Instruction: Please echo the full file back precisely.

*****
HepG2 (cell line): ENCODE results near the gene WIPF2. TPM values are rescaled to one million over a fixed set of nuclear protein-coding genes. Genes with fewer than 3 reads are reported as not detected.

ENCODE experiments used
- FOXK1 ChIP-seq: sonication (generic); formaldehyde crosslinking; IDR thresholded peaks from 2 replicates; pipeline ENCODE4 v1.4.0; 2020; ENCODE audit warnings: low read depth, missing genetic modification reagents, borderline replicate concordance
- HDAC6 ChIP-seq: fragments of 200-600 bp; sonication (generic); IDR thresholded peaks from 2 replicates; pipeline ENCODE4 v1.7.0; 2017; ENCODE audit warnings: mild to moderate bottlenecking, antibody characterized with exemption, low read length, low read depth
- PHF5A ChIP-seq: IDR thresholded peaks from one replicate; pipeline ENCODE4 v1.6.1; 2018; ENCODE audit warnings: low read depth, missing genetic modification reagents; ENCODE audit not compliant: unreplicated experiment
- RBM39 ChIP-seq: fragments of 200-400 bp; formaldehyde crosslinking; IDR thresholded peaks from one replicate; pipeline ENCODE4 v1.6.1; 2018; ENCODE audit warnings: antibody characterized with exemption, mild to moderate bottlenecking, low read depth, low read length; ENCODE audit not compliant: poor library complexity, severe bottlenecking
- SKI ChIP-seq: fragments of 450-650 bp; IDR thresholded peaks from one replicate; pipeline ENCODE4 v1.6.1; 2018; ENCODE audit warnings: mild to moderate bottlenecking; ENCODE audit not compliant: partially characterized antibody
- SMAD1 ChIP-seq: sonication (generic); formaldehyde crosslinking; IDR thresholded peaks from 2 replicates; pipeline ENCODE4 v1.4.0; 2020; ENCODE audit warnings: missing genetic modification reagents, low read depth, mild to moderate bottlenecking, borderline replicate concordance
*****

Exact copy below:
HepG2 (cell line): ENCODE results near the gene WIPF2. TPM values are rescaled to one million over a fixed set of nuclear protein-coding genes. Genes with fewer than 3 reads are reported as not detected.

ENCODE experiments used
- FOXK1 ChIP-seq: sonication (generic); formaldehyde crosslinking; IDR thresholded peaks from 2 replicates; pipeline ENCODE4 v1.4.0; 2020; ENCODE audit warnings: low read depth, missing genetic modification reagents, borderline replicate concordance
- HDAC6 ChIP-seq: fragments of 200-600 bp; sonication (generic); IDR thresholded peaks from 2 replicates; pipeline ENCODE4 v1.7.0; 2017; ENCODE audit warnings: mild to moderate bottlenecking, antibody characterized with exemption, low read length, low read depth
- PHF5A ChIP-seq: IDR thresholded peaks from one replicate; pipeline ENCODE4 v1.6.1; 2018; ENCODE audit warnings: low read depth, missing genetic modification reagents; ENCODE audit not compliant: unreplicated experiment
- RBM39 ChIP-seq: fragments of 200-400 bp; formaldehyde crosslinking; IDR thresholded peaks from one replicate; pipeline ENCODE4 v1.6.1; 2018; ENCODE audit warnings: antibody characterized with exemption, mild to moderate bottlenecking, low read depth, low read length; ENCODE audit not compliant: poor library complexity, severe bottlenecking
- SKI ChIP-seq: fragments of 450-650 bp; IDR thresholded peaks from one replicate; pipeline ENCODE4 v1.6.1; 2018; ENCODE audit warnings: mild to moderate bottlenecking; ENCODE audit not compliant: partially characterized antibody
- SMAD1 ChIP-seq: sonication (generic); formaldehyde crosslinking; IDR thresholded peaks from 2 replicates; pipeline ENCODE4 v1.4.0; 2020; ENCODE audit warnings: missing genetic modification reagents, low read depth, mild to moderate bottlenecking, borderline replicate concordance